Sam Burnside Book Launch

Playwright Frank McGuinness and more mark the release of the poet's newest publications with recitals tinged with the significance of recent world events

It’s Saturday afternoon in Derry~Londonderry and the rain is streaming down as it has all day, puddling on pavements and making the sky grey and downcast. It’s a day not many would want to venture into and yet, the Verbal Arts Centre is bubbling with people.

The reason being a rather special double book launch from none other than the person who originally founded the literature and language arts hub more than 20 years ago – Sam Burnside.

Today Burnside, an award-winning poet and prolific writer, is launching his latest book of poems, Forms of Freedom, along with his second children’s book, Mrs Nettlebed and the Woodlanders. The event kicks off a little behind time, but only because seats keep having to be added to the already full room – such is the appreciation of Burnside’s work.

Dennis Greig of Lapwing Publications says a few words as publisher of Forms of Freedom before guest speaker, the esteemed playwright, Frank McGuinness, takes to the podium. In the aftermath of the Paris terrorist attacks the night before, Burnside’s poems, which address issues of freedom, are tinged with an added poignancy today. 'The fight has to go on,' says McGuinness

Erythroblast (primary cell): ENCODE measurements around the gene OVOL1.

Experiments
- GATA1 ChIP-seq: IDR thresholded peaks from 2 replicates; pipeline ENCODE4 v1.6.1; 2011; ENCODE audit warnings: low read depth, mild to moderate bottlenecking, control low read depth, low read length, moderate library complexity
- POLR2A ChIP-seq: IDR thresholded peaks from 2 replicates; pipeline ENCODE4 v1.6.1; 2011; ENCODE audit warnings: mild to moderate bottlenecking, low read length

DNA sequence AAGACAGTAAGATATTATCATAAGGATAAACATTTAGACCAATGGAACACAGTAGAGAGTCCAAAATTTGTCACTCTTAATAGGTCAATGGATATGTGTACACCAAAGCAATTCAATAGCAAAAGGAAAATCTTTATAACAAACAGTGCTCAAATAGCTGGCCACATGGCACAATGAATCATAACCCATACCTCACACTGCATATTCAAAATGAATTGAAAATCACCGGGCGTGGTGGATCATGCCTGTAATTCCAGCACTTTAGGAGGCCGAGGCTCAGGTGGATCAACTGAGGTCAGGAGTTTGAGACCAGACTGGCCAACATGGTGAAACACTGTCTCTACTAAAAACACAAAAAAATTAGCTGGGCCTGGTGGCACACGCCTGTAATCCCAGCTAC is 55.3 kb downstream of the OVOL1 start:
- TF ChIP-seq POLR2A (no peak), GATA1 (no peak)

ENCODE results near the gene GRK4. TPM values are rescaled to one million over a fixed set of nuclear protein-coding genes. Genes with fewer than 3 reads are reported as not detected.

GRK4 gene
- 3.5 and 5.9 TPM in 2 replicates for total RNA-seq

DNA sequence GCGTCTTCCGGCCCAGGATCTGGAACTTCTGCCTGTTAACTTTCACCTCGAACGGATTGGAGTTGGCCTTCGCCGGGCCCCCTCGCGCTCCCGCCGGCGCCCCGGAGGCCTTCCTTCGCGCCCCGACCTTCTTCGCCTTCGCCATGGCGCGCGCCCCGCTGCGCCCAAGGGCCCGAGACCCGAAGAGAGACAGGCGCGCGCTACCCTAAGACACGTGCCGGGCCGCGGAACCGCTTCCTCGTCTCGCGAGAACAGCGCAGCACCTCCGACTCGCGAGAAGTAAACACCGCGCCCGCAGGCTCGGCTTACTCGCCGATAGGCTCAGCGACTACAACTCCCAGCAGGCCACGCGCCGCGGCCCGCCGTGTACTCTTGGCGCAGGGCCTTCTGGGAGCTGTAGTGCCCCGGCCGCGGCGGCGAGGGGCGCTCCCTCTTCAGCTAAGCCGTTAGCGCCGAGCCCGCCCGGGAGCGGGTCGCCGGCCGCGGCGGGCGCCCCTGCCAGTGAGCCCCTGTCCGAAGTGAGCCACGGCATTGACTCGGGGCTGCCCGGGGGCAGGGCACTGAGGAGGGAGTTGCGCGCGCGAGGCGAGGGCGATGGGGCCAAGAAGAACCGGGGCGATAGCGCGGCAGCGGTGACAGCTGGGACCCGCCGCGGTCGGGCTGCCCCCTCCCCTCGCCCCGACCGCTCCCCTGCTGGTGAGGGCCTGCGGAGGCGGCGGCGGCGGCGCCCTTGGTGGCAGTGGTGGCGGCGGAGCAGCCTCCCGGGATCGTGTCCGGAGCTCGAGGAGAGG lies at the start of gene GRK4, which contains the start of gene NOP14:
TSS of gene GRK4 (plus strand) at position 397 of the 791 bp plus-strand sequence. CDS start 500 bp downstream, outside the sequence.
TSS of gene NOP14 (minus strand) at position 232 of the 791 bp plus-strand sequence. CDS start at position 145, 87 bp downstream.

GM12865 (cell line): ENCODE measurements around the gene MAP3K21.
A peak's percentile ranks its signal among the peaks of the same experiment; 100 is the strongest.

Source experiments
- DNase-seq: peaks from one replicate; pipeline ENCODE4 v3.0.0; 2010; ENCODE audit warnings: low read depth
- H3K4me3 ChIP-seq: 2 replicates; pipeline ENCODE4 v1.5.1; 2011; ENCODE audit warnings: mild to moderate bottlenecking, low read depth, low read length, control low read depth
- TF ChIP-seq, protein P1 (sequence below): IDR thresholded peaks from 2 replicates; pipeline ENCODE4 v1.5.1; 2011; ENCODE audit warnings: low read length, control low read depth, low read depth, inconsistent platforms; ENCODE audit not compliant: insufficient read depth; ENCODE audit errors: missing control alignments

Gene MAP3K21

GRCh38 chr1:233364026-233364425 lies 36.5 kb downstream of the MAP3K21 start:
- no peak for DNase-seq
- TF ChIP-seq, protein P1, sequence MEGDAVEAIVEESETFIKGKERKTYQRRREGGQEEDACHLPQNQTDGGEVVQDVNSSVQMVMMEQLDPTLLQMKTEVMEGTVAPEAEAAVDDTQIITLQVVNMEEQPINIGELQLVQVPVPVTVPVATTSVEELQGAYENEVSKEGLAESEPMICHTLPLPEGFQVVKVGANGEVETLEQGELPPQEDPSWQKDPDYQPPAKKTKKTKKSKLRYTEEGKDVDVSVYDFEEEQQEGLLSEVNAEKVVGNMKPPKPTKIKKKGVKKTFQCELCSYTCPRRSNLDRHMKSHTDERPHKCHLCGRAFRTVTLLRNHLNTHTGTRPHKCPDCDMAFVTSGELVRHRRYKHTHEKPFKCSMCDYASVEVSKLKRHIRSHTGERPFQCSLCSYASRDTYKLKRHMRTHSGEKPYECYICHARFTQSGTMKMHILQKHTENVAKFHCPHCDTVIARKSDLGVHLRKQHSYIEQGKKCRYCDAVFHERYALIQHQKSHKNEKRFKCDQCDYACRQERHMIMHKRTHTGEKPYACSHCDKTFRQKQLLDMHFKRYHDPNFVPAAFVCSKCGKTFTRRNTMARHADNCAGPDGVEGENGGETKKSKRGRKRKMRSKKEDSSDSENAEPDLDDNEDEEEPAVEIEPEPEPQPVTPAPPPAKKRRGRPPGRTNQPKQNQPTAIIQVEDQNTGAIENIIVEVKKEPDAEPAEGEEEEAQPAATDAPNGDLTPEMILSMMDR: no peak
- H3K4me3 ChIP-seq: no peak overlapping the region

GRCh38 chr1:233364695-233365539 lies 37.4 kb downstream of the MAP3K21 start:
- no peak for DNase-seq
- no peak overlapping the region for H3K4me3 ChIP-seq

'I’m delighted to have been asked to launch Forms of Freedom,' he says. 'Throughout his long career, Sam has proved himself to be a poet who has sustained his creative ingenuity.' Describing Burnside’s work as being 'steeped in Ulster tradition,' McGuinness says that for this poet, 'the past can erupt into the present, making memory itself a most unstable weapon.'

Frank McGuinness.jpg

Referencing a trio of poems inspired by WW1, he adds that the writing does justice to the terrible subject matter of human suffering. 'This sense of authority is at the core of his poetry,' he says. 'The new book describes Derry in all its diversity. Sam Burnside has command over his landscape; unearthing for the future what the present seeks to make most secure.'